10/20/2011 12:27PM

Woodbine: Sand Cove, Society’s Chairman retired

Michael Burns
Sand Cove, the Sovereign Award winner as Canada’s top older male of 2010, has been retired.

ETOBICOKE, Ontario – Sand Cove and Society’s Chairman, a pair of Ontario-sired horses who have combined to win 19 races and more than $1.8 million, have been retired.

“Ideally, they’ll stand in Ontario somewhere,” said Roger Attfield, who has trained both Sand Cove and Society’s Chairman throughout their careers. “They probably could have run again, but they were going to retire at the end of this year anyway. They’ve done enough. They’ve been good to us. I think they’d be good Ontario-sired stallions.”

Sand Cove, a 6-year-old owned by Ralph Johnson, will go to stud with a record of 12-5-7 and earnings of $1,073,282 from 36 starts and a Sovereign Award as Canada’s top older male of 2010.

His portfolio includes nine stakes wins, all at Woodbine, topped by last year’s Grade 3 Seagram Cup at 1 1/16 miles and the open Ontario Derby at 1 1/8 miles during his 3-year-old campaign.

Sand Cove also won two runnings of the Steady Growth plus the Elgin, Overskate, and Sir Barton on the main track and the Bunty Lawless and Vice Regent on the turf.

“He’s been so versatile,” Attfield said. “He’s won on synthetics, he’s won on turf, he’s won at five furlongs and a mile and an eighth.

“He’s just a very, very tough, honest racehorse.”

Society’s Chairman, an 8-year-old turf specialist owned by Chuck Fipke and George Waud, retires with a record of 7-7-7 for earnings of $793,521 from 30 starts.

His r é sum é includes victories in Gulfstream’s Grade 3 Appleton over 1 1/16 miles and two editions of the Woodbine’s Halton.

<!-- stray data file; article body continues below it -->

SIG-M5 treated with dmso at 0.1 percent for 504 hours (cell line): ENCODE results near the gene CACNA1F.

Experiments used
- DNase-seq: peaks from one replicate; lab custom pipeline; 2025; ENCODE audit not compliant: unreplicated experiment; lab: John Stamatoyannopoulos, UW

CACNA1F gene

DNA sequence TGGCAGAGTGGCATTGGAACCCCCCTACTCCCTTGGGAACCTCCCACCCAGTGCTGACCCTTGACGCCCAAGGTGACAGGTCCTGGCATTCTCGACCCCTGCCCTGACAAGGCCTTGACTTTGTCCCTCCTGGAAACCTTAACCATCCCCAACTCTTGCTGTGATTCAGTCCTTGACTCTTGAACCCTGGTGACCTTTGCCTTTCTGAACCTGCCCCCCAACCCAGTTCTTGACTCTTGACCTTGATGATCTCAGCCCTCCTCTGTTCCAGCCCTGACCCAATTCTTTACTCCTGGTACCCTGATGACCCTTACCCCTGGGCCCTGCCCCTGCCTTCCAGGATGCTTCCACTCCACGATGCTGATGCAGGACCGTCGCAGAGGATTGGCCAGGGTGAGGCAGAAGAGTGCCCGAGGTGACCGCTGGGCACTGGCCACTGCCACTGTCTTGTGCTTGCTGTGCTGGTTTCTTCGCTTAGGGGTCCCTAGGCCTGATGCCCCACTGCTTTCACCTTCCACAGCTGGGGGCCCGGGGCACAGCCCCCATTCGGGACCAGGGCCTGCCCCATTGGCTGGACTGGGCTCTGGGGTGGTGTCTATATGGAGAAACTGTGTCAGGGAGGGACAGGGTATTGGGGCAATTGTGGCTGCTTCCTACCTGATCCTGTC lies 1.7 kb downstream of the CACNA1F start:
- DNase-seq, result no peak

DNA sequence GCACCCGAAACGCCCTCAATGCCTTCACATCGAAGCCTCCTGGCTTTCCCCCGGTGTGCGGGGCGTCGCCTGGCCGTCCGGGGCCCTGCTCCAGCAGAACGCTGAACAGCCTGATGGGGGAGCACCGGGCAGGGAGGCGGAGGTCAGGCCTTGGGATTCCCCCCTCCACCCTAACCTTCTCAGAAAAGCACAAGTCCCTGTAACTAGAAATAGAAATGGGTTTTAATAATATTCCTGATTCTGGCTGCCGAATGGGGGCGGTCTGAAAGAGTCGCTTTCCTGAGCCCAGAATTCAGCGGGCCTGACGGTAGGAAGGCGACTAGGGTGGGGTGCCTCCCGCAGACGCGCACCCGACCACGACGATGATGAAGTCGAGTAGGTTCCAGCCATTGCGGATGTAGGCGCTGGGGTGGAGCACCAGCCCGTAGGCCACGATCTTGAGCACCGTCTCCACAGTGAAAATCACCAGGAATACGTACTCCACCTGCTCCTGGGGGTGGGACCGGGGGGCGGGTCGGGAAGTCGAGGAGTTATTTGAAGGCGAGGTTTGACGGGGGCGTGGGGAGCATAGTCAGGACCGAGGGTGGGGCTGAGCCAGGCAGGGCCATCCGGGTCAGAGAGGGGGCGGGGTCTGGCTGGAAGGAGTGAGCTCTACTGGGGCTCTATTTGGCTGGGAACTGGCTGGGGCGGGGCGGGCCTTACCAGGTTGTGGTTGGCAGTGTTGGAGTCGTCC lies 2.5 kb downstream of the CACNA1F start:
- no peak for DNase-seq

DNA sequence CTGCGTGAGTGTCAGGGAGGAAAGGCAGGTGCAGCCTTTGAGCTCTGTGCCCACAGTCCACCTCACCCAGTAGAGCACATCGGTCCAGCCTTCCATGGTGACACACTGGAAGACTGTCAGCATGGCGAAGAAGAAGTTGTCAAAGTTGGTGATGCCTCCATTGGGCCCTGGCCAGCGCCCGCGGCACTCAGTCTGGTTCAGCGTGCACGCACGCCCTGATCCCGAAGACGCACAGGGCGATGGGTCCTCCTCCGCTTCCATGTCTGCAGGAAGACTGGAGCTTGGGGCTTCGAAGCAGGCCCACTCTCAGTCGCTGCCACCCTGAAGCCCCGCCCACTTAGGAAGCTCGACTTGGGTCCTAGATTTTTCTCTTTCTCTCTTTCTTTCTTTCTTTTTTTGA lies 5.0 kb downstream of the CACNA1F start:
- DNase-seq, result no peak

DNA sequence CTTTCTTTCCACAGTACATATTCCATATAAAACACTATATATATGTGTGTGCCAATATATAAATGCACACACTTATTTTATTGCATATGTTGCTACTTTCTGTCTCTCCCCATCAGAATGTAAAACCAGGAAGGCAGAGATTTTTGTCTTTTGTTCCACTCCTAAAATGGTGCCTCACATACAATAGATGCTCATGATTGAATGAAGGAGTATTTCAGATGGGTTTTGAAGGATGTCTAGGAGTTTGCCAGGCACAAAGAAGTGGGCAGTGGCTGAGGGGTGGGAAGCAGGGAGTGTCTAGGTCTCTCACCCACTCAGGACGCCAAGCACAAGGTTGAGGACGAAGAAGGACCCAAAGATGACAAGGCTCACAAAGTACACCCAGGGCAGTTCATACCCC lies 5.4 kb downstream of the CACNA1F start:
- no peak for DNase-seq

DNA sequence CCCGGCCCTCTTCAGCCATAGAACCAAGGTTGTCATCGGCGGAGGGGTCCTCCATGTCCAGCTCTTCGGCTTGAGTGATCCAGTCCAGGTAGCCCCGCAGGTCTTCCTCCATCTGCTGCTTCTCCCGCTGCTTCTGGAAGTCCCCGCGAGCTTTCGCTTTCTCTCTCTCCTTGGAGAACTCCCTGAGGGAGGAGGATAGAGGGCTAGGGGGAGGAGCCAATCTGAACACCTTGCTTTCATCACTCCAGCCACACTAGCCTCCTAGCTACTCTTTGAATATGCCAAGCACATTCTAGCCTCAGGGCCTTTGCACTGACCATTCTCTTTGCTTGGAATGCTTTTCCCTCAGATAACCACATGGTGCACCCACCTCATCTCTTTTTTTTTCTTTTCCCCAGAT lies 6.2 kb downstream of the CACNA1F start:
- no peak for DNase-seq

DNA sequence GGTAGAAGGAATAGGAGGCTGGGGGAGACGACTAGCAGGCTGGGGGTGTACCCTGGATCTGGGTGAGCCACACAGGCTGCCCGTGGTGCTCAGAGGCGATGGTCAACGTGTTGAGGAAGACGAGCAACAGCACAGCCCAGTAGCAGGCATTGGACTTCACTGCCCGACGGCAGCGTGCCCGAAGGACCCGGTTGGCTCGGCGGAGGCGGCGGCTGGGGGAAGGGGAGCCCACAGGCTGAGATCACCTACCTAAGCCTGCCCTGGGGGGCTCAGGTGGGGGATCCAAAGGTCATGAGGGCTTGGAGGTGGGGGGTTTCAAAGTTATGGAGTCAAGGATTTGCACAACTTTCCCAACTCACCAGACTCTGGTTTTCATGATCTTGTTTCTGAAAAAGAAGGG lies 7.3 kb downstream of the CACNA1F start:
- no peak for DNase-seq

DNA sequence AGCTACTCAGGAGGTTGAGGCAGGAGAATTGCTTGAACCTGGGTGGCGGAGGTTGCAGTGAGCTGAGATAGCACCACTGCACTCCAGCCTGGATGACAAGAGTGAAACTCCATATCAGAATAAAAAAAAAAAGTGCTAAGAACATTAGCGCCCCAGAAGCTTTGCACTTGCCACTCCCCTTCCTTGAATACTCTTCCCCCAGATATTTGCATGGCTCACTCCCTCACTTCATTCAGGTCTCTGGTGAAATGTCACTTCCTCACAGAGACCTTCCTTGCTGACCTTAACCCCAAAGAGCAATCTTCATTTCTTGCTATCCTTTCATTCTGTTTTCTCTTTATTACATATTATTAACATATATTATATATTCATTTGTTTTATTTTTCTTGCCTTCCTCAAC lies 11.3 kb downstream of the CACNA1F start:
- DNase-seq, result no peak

Society’s Chairman also finished second in Keeneland’s Grade 1 Shadwell Turf Mile, ran third there in two editions of the Grade 1 Maker’s Mark, and placed in four other graded stakes, including three here at Woodbine.

“He’s been around everywhere, and he’s been a very solid competitor,” Attfield said. “He always runs well. He runs his heart out.”

Attfield acknowledges that it will be tough to fill the gaps left in his stable by the departure of the two warriors.

“They were two very genuine horses who have always been a pleasure to be around,” Attfield said. “You always knew they were going to go out and give their best. And that’s all you can expect from any man or beast as far as I’m concerned.”

Bug’s Boy back on turf in stakes

Can Bug’s Boy bounce back in the Bunty Lawless?

Bug’s Boy, trained by John LeBlanc, became a stakes winner here at age 8 when he rallied from well back to defeat the odds-on Society’s Chairman in the Halton Stakes over one mile of good turf here Sept. 5.

But in his next appearance, which came on the main track in the seven-furlong Overskate on Sept. 28, Bug’s Boy found himself on the lead early but backed up to finish seventh in the field of eight.

“He’s feeling good,” said LeBlanc, who trains Bug’s Boy for his wife, Maggie, and son, Douglas. “I’m looking forward to getting him back on the turf. I just hope he gets the same trip.”

Bug’s Boy was 74-1 when he ran the race of his career in the Halton and will be coming back at the same distance on the same surface under regular rider Omar Moreno for the Bunty Lawless.